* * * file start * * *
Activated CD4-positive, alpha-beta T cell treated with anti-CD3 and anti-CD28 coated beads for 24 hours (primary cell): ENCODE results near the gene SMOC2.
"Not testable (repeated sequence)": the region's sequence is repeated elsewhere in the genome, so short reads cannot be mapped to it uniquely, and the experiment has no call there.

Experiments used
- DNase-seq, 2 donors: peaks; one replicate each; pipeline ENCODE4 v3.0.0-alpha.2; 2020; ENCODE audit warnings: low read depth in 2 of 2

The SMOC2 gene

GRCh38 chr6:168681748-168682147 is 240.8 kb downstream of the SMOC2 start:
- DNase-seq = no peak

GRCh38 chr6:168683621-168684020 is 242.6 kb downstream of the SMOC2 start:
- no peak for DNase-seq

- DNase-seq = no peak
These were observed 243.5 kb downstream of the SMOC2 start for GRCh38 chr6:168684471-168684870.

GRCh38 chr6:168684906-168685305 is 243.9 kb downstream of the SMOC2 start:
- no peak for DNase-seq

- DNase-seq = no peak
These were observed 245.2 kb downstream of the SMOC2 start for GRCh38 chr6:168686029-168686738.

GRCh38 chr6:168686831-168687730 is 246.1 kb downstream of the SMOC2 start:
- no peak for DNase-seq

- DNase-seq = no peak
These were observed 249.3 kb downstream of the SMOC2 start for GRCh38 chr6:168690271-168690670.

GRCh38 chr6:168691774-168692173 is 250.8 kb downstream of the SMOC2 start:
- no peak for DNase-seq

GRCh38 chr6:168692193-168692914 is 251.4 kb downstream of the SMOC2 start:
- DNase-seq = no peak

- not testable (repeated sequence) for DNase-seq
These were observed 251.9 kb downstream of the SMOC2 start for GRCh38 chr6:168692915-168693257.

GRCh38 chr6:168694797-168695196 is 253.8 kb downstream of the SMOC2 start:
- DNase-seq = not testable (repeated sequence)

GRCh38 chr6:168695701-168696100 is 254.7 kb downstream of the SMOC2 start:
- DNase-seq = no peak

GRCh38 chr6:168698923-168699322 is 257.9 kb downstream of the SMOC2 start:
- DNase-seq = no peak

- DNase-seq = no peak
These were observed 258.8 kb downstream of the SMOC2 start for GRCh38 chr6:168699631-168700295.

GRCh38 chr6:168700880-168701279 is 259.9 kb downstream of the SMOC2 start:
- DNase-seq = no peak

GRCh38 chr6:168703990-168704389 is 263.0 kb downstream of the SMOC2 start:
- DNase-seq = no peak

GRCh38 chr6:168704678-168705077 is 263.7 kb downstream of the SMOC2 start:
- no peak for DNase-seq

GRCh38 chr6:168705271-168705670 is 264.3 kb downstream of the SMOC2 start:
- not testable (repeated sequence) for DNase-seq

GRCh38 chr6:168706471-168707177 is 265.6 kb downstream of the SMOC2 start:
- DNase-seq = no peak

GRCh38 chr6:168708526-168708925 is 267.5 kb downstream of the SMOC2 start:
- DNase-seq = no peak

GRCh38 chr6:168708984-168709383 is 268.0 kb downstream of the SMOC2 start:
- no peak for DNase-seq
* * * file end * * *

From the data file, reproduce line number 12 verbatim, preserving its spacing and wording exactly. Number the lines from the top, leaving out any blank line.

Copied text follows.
GRCh38 chr6:168684906-168685305 is 243.9 kb downstream of the SMOC2 start: